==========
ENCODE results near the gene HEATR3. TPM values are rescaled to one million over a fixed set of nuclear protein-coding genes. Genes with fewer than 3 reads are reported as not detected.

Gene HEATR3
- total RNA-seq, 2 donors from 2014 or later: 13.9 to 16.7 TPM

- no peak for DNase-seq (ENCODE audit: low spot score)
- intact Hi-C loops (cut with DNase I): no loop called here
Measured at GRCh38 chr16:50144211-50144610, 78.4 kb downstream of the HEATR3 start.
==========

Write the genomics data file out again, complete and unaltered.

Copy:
ENCODE results near the gene HEATR3. TPM values are rescaled to one million over a fixed set of nuclear protein-coding genes. Genes with fewer than 3 reads are reported as not detected.

Gene HEATR3
- total RNA-seq, 2 donors from 2014 or later: 13.9 to 16.7 TPM

- no peak for DNase-seq (ENCODE audit: low spot score)
- intact Hi-C loops (cut with DNase I): no loop called here
Measured at GRCh38 chr16:50144211-50144610, 78.4 kb downstream of the HEATR3 start.